Medical cannabis is legal in 37 states nationwide, with more on track to join the list in the coming years. In most places, medical cannabis patients can grow their own medical cannabis at home, and many take advantage of the outdoor cannabis growing season. The season has just one harvest, but when it’s done right, it can be very plentiful.
In contrast, indoor cannabis crops take an average of three to four months to grow from seed to harvest, meaning patients who grow indoors can have three to four harvests a year. Outdoor growing has its own advantages, though, and for those who partake, harvest time comes just once a year: Croptober.
Why Is October the Harvest Month?
Croptober refers to October being the time of year when most sun-grown cannabis plants are ready for harvest. The flowering cycle of outdoor cannabis is triggered by a change in the length of the days. When days begin to shorten, cannabis plants begin to flower.
Additionally, the full moon is believed to help increase resin production in cannabis plants. This is one reason for harvesting during the full moon in October. The main reason the full moon is used to harvest not just cannabis but other crops is for its light. Before the days of tractors, combines, harvesting equipment fitted with headlights, and fields with generators and electricity, farmers used the full moonlight to harvest crops well into the night.
Last but not least, October is the harvest month for cannabis crops because, in most places, October is when the first freeze happens. Cannabis plants do not like freezing temperatures. Some cultivators actually wait until the first freeze and then harvest their plants. They do this on the principle that the plant will send all available resources (resin) to the buds to help them survive.
Tips for Harvesting Cannabis
Whenever you decide to harvest, whether it be indoors or outdoors, here are some tips you can keep in mind to get the best results possible.
Pre-harvest prep will make harvest time a whole lot easier. It also stands to help you improve the overall quality of your bud in those last few crucial days before it’s time to chop your crop.
Flush your plants.
Water them heavily daily to help flush out nutrients that may be in the buds from cultivation.
Remove all excess leaves from your plants, leaving only a small amount of leaves on your buds to help with freshness and flavor during the drying process.
Harvest time is here, and it’s finally time to chop that crop of cannabis you’ve been carefully cultivating.
Cut your cannabis plants toward the bottom of the stem, leaving a small nub behind.
Now is a good time to remove any excess big leaves you may have missed during your pre-harvest prep.
When you chop them down, split the stems and hang them upside down to dry.
You’ve spent weeks flowering your cannabis crop to perfection. Now, you have bushy buds covered in trichomes with that dank aroma emanating from them. It’s time to dry your cannabis—but be careful. This is part of the process where many people mess up.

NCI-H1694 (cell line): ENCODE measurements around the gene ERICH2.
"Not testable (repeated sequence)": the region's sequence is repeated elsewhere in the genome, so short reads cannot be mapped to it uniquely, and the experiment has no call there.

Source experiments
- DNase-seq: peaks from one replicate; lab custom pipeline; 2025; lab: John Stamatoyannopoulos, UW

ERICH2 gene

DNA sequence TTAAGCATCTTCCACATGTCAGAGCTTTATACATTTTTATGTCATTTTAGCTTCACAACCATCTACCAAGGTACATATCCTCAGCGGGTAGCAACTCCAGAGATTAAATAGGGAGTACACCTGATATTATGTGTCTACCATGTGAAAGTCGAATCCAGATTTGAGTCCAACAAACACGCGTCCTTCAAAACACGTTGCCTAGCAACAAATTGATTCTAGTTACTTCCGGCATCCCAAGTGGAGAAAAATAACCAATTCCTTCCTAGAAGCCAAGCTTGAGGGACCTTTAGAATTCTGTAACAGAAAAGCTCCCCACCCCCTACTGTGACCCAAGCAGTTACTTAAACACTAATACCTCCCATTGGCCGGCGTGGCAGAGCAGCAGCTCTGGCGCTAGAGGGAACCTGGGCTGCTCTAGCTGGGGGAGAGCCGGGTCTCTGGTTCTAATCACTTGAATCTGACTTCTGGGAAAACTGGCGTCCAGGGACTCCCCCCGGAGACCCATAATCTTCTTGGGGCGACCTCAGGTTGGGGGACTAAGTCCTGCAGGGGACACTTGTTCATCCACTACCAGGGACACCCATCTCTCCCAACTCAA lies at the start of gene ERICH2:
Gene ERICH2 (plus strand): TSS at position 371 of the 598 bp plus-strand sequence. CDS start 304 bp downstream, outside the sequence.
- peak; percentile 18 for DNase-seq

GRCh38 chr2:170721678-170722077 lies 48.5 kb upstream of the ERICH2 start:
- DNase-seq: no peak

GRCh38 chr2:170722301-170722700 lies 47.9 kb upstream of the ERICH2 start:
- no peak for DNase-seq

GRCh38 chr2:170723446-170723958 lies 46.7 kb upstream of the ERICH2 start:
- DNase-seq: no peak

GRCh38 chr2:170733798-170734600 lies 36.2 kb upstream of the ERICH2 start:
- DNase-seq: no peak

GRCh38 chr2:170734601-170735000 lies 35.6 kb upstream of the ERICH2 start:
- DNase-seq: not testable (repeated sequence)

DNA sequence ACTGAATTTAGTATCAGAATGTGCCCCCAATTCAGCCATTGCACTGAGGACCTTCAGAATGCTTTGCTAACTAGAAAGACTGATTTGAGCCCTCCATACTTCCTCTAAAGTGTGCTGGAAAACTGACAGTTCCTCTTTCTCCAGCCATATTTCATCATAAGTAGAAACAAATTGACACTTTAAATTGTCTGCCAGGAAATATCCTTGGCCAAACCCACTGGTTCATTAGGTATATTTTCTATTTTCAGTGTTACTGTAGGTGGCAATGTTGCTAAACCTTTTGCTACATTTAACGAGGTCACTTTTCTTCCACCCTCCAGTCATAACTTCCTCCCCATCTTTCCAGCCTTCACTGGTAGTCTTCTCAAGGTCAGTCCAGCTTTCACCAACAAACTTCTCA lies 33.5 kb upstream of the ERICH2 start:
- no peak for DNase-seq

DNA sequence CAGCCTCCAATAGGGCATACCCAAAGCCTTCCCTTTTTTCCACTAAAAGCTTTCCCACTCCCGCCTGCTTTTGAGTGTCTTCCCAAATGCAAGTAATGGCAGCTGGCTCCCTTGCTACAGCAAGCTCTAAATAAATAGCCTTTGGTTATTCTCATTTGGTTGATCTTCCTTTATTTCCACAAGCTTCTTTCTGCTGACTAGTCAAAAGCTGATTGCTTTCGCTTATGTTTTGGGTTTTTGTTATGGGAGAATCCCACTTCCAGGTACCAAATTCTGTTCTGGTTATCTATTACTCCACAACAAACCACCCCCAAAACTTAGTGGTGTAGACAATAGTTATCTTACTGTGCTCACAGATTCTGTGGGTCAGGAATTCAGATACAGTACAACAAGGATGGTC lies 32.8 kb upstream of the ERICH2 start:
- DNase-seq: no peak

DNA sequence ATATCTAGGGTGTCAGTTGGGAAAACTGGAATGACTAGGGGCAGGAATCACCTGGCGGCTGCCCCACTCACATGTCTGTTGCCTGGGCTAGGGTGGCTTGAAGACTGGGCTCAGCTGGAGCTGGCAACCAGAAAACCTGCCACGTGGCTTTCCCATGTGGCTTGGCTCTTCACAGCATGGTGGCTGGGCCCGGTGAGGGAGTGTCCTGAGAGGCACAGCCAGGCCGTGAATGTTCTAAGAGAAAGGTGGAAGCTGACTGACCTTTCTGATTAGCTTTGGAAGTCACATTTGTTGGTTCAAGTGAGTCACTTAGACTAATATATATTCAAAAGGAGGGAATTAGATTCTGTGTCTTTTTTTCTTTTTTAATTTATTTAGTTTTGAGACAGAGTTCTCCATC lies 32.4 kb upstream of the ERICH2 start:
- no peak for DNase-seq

Don’t rush the drying process or let your plants become overly dry. Nothing is worse than growing a beautiful crop of cannabis only to have it get all funky and moldy a few days after you chop it down.
Dry your plants in a cool, dark place with low humidity and good airflow.
Keep fans from blowing directly on your plants, as this can cause them to lose flavor and potency by drying them too fast. It takes about eight to 10 days for most plants to dry before it’s time to trim them and prepare them to be cured.
If you can put a dehumidifier in the room where you are drying your cannabis plants, you can better avoid issues like molding. You can tell your buds are ready to be trimmed and cured when the branches on your plants snap instead of bend. A good snap means it’s time to trim and cure your cannabis crop.
Curing cannabis takes time to perfect. There’s a lot that can go wrong during this process. There’s also a lot that can go right. Curing cannabis is an art, and all artists are a little bit different. However, there are some golden rules for curing cannabis that everyone should follow to prevent spoiling their harvest.
Cure your cannabis in airtight glass jars.
Keep them out of direct sunlight, preferably storing the jars in a cool, dark place.
Open the jars once daily for 5 to 30 minutes to let them exchange air and help prevent mold.
After about 14 to 28 days, your freshly harvested cannabis will be ready to consume. Some people run their cure time for several months.
That’s the 411 on the Croptober cannabis harvest! If you integrate these practices, you will end up with flourishing cannabis plants. Do you have any tried-and-true pointers for harvesting cannabis? Drop them in the comments.
The post Tips for Croptober: Harvesting and Curing Your Home-Grown Medical Cannabis appeared first on Cannabis Central.
Original Post: veriheal.com